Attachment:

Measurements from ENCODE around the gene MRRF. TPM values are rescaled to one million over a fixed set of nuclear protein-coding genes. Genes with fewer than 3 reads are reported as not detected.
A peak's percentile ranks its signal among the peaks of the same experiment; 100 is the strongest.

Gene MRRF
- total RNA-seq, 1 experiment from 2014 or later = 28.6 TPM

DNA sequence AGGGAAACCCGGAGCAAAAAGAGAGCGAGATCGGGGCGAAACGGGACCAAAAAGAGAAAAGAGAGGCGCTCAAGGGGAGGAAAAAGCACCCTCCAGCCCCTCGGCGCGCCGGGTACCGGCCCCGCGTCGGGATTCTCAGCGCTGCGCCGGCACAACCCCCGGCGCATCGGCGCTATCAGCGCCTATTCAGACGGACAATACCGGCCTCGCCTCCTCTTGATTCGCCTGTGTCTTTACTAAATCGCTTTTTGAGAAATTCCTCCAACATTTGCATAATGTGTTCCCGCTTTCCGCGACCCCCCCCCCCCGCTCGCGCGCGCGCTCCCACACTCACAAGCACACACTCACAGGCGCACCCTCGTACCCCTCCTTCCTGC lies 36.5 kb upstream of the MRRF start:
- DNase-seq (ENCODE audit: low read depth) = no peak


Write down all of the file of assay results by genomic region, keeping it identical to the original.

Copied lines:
Measurements from ENCODE around the gene MRRF. TPM values are rescaled to one million over a fixed set of nuclear protein-coding genes. Genes with fewer than 3 reads are reported as not detected.
A peak's percentile ranks its signal among the peaks of the same experiment; 100 is the strongest.

Gene MRRF
- total RNA-seq, 1 experiment from 2014 or later = 28.6 TPM

DNA sequence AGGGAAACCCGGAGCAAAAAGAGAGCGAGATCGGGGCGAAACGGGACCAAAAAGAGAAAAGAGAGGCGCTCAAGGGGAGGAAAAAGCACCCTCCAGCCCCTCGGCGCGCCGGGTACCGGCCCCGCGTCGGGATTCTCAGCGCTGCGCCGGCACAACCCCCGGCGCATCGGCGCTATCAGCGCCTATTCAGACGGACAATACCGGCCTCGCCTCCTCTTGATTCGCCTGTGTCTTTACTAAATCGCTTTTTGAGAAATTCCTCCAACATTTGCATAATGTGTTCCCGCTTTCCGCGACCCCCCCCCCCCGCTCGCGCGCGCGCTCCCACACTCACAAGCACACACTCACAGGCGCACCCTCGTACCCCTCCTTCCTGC lies 36.5 kb upstream of the MRRF start:
- DNase-seq (ENCODE audit: low read depth) = no peak